Equity traders are exhibiting little conviction at the end of this shortened week, with the Dow Jones Industrial Average (DJINDICES: ^DJI) up 0.04%, and the benchmark S&P 500 (SNPINDEX: ^GSPC) down 0.18% at 2 p.m. EDT.
Today, the stock market is on [...] call it next year estimates [...] is something less than 15 times earnings. The earnings yield on the stock market is something approaching 7% -- this is in a slightly more-than-a-2% 10-year [government bond yield] environment. [...] Stocks are pretty cheap right now. -- Activist hedge fund manager Bill Ackman (Pershing Square Capital Management)
Even though I think the market is in a zone of fair valuation, I think the market is not in a position in my opinion to go down a lot, and I think that the path is still upward. -- Hedge fund manager Leon Cooperman (Omega Advisors)
I'm not probably as bullish as I could be because I have problems with earnings growth, I have problems with [price-to-earnings] multiples, all kinds of problems, so I can't really call myself a bull. [...] We're talking about a market that should correct." -- Hedge fund manager David Tepper (Appaloosa Management)
Are you confused yet?
Let's see now. Ackman thinks stocks are "pretty cheap" based on the market's price-to-earnings multiple, while Tepper has "problems" with price-to-earnings multiples. Cooperman says the market isn't "in a position to go down a lot," while Tepper thinks the "market should correct."
If their net worth is any benchmark, then all three have been wildly successful as investors:
Three investors with successful track records, three very different opinions on the market. How are we supposed to make sense of this?
On one hand, we could observe that we're in an exceptional environment, what with a stock market collapse and slowing growth in China, and the Fed getting ready to raise rates for the first time in nearly a decade. Perhaps the complexity of circumstances is confusing for all investors, including highly successful ones.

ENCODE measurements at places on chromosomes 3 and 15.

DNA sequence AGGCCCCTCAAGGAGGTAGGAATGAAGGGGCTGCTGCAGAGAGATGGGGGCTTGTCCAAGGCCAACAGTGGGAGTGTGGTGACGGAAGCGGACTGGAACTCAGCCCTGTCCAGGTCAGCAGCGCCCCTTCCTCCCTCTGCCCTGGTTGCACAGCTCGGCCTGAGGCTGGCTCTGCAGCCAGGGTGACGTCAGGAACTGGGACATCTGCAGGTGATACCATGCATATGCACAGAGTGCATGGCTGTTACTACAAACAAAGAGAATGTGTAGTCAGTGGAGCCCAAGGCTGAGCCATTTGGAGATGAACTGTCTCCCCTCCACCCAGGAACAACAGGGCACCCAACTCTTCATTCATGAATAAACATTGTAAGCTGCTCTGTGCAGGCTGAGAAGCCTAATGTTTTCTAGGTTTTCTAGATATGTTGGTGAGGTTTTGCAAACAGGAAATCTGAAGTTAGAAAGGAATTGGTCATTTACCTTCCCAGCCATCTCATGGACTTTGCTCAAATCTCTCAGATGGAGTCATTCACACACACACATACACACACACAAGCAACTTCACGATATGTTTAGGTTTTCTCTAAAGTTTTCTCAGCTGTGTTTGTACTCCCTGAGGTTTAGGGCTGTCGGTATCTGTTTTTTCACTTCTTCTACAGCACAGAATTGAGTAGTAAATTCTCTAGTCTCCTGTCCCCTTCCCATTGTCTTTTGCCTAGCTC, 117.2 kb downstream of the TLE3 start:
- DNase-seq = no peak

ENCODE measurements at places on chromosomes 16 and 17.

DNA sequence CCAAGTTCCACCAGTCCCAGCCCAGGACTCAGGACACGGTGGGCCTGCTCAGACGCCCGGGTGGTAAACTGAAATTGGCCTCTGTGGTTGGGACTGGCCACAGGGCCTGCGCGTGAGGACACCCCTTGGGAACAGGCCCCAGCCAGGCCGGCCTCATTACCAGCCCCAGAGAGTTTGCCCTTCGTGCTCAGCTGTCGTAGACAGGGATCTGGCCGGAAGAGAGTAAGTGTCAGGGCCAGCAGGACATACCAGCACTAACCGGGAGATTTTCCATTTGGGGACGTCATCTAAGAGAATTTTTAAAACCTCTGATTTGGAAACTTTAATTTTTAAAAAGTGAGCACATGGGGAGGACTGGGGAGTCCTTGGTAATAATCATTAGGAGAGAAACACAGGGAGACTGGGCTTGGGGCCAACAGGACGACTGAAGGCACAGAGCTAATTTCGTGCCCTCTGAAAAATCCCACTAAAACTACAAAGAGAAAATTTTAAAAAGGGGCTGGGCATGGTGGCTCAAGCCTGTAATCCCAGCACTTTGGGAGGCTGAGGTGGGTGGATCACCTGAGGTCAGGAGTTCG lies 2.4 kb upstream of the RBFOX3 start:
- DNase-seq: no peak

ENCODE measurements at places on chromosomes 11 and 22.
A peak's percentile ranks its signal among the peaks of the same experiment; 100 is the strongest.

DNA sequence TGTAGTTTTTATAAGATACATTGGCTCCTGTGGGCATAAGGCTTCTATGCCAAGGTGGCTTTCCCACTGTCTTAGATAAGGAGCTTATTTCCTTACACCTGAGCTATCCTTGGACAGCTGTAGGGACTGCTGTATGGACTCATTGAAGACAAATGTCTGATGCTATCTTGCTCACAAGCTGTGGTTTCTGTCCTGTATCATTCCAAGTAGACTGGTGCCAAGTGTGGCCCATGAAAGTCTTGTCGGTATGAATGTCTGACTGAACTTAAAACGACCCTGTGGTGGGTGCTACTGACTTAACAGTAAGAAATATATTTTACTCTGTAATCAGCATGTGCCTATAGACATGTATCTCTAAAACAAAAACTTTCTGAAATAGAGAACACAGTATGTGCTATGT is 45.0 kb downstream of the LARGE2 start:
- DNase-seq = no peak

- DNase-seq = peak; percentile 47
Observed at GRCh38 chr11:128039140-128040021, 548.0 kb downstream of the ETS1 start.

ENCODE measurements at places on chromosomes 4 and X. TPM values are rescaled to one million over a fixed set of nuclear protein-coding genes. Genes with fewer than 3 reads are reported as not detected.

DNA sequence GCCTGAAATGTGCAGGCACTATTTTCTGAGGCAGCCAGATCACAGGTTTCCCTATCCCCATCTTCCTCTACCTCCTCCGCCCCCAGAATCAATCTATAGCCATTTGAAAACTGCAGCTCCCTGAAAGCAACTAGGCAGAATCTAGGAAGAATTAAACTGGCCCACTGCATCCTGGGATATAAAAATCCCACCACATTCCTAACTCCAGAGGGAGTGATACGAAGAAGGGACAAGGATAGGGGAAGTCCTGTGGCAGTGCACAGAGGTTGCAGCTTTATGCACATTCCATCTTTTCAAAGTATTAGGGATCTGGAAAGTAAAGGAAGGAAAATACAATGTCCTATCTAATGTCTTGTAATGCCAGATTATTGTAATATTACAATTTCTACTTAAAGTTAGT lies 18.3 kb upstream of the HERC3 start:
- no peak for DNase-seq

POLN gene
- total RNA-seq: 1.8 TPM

I think there is some truth to that explanation, but it's not enough. Every market environment is, in a sense, one that we have never seen before, with its own unique set of characteristics (even if we may recognize some similarities to previous periods).
Furthermore, the market is inherently unpredictable over short periods of time. As such, it's not surprising that investors -- no matter how successful -- might have different opinions in that regard.
Finally, none of these three money managers made their money guessing what "the market" was going to do next and placing their bets on that basis. I think they realize that's a (small-f) fool's errand to which they can bring no advantage.
(Bill Ackman is an activist investor who seeks to influence the way a company is managed. Leon Cooperman is a good old-fashioned stockpicker, while David Tepper's specialty is distressed debt investing.)
One very successful investor who has enough self-awareness (and self-confidence) to admit he has no expertise in this area was also on CNBC this week. On Tuesday, in response to a question regarding recent market volatility, Berkshire Hathaway CEO Warren Buffett (net worth: $62 billion) said:
I'm no good on what's going on in markets. I have no idea what will happen tomorrow or next week, and sometimes they get very volatile like this, and other times they put you to sleep. But the important thing is where they're going to be in five or ten years, and I'm confident they'll be considerably higher in ten years, and I really have no idea where they'll be in ten days or ten months.
Take a page from Buffett: Keep your head down, keep saving, and keep investing in the stock market via low-cost index funds (with "long-term money" only). The payoff will be much better than listening to people expound on where Mr. Market is headed over the next several months -- with a lot less stress.
Alex Dumortier, CFA, has no position in any stocks mentioned. The Motley Fool owns and recommends Berkshire Hathaway. Try any of our Foolish newsletter services free for 30 days. We Fools may not all hold the same opinions, but we all believe that considering a diverse range of insights makes us better investors. The Motley Fool has a disclosure policy.
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